How to make quick decisions: the 10-10-10 rule

“In 10 minutes, I’ll feel relieved. In 10 months, I’ll be glad I participated and included myself with the group. In 10 years, it probably won’t matter at all.”

“It sounds to me you’ve already made your decision, haven’t you?”

Have you ever been stuck at a decision and unsure of how you should decide? Wouldn’t it be great if you could make quick decisions, even to life’s most difficult challenges?

What you just read is a recent conversation I had with a friend. They were concerned about an upcoming decision but were feeling stuck at an impasse. Thankfully, we had a tool at our disposal, the 10-10-10 rule.

Make quick decisions with the 10-10-10 rule

Invented by best selling author and columnist, Suzy Welch, the goal of 10-10-10 is to take a step back and view a decision from various future viewpoints, looking backwards. I’ll let her explain it:

Every time I find myself in a situation where there appears to be no solution that will make everyone happy, I ask myself three questions:

  • What are the consequences of my decision in 10 minutes?
  • In 10 months?
  • And in 10 years?

Three little questions. It’s so simple yet profoundly powerful for making quality, quick decisions.

10-10-10 gets it’s power from retrospective thinking, meaning it allows us to look retrospectively at a decision before we’ve even decided. In fact, we’re far better at coming up with ideas when thinking retrospectively than when thinking prospectively.1

In their study on retrospective thinking, Planning Forward by Looking Backward, authors Bruce Rollier, and Jon Turne state:

Retrospective thinking occurs whenever one remembers something from the past, but one can also think retrospectively about hypothetical future events, by imagining that the event has already transpired and then working backward in the mind from the future toward the present.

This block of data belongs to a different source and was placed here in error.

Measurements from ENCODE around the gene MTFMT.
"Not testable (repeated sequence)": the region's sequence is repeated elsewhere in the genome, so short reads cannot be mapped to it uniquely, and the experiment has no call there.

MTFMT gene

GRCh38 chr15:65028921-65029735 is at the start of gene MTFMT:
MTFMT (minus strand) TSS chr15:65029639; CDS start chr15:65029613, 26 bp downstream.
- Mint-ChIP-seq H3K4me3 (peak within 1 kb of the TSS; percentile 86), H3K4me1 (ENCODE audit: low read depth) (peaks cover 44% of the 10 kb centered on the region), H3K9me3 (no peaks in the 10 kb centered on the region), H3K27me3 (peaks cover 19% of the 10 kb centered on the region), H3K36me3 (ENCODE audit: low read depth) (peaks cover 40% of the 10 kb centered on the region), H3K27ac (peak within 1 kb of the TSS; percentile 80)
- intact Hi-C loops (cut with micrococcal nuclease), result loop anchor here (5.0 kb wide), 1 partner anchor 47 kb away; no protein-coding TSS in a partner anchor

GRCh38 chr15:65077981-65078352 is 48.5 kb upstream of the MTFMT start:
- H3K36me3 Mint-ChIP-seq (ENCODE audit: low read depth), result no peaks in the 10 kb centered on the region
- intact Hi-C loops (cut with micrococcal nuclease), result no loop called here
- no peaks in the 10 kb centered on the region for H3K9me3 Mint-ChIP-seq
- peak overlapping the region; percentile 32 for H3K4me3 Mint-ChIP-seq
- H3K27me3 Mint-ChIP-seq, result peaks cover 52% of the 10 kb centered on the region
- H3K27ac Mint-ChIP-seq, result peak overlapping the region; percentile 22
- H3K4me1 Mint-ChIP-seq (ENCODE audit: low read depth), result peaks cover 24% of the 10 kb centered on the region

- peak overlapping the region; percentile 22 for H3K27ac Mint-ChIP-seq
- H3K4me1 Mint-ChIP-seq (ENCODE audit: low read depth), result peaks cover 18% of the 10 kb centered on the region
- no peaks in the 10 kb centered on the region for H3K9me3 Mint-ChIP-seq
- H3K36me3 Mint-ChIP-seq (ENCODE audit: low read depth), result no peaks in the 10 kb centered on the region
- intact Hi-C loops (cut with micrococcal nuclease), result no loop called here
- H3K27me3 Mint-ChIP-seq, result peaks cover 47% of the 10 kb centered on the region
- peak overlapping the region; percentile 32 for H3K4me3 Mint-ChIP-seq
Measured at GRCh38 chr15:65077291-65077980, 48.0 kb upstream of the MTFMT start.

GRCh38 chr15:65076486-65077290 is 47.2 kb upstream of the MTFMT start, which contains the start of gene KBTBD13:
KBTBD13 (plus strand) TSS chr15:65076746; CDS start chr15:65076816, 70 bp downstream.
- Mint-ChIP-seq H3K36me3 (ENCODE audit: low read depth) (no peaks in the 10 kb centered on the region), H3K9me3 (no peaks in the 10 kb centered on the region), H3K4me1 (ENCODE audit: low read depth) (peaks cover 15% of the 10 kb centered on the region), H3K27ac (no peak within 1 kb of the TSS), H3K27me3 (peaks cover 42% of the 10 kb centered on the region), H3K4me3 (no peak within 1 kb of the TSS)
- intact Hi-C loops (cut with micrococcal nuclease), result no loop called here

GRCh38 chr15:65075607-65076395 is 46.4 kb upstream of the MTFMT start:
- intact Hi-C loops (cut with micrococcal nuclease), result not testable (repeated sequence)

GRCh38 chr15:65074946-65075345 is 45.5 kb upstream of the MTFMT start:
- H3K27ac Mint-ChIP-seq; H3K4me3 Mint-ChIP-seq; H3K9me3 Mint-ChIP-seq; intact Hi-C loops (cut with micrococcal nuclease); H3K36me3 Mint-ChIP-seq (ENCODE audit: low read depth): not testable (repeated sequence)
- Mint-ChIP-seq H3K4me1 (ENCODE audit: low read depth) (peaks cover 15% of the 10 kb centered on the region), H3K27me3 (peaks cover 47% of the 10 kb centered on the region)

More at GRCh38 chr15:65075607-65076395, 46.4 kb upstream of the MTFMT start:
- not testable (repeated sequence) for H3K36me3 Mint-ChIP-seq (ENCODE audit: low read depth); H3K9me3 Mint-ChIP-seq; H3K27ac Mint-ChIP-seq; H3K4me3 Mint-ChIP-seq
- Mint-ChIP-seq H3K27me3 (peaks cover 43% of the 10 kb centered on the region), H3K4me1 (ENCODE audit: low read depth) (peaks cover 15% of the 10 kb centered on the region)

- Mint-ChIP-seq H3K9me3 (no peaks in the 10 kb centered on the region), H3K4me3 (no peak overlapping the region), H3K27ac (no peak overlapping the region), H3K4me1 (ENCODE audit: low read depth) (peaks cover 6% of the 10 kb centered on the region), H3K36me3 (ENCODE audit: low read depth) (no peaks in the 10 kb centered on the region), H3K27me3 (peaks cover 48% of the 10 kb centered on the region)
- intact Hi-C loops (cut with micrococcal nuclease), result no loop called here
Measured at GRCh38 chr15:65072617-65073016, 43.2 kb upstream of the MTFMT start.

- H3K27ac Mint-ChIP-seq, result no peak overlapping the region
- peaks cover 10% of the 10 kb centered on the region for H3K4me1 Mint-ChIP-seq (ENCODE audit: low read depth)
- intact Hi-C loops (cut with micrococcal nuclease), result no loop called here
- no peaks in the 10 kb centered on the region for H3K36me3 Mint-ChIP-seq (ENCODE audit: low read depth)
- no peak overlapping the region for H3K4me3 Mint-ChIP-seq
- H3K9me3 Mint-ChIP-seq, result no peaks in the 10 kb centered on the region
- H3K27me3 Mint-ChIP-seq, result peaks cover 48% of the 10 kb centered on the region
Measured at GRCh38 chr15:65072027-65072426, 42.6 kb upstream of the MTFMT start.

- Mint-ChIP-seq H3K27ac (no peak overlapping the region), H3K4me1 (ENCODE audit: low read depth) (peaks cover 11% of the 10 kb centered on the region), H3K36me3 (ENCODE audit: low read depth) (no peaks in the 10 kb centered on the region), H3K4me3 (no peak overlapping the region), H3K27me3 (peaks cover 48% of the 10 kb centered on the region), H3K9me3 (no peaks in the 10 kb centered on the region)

Applying 10-10-10 in your own life

I’ve sometimes found I have difficulty remembering to do the 10-10-10 rule when I’m stuck. Here’s some suggestions for application:

  • Teach it to your confidant. Let the person you usually go to for talking out a challenge help you, teach this technique, and let them know that next time you come with a challenging discussion you want them to use it on you.
  • Write it in your journal. If you write regularly in your journal (you should!) have 10-10-10 written on the inner flap or somewhere highly visible.
  • Use it within one week. Preferably one day. It doesn’t have to be a hard decision, but the sooner you apply this technique in your own life the more readily available it will be when you really need it.

So the next time you’re stuck with a decision, either large (“should I quit my job and take this other fantastic opportunity”) or smaller (“should I apologize to my wife, she was in the wrong”) remember the power to make quick decisions via the 10-10-10 rule.

Be driven.

PS. If you liked this post and feel there’s quality content, don’t forget to like or tweet about it so that your friends can benefit as well.


More resources

You can read more about Suzy here or buy her book: 10-10-10: A Life-Transforming Idea (note I’ve neither read nor am endorsing it).

Like to read other’s accounts of 10-10-10? It’s widely documented but here’s a few that stuck out:

  1. Rollier, B. “Planning Forward by Looking Backward: Retrospective …” 1994. <>

About Garrett Dunham

Garrett Dunham is a Silicon Valley born-and-raised entrepreneur, keynote speaker, and startup advisor. His companies have been featured on the New York Times, NBC, TechCrunch, Fast Company, and Venture Beat, among others. He spends his days mentoring startups at Start-up Chile and Singularity University, building products, and blogging about entrepreneurial success and self optimization.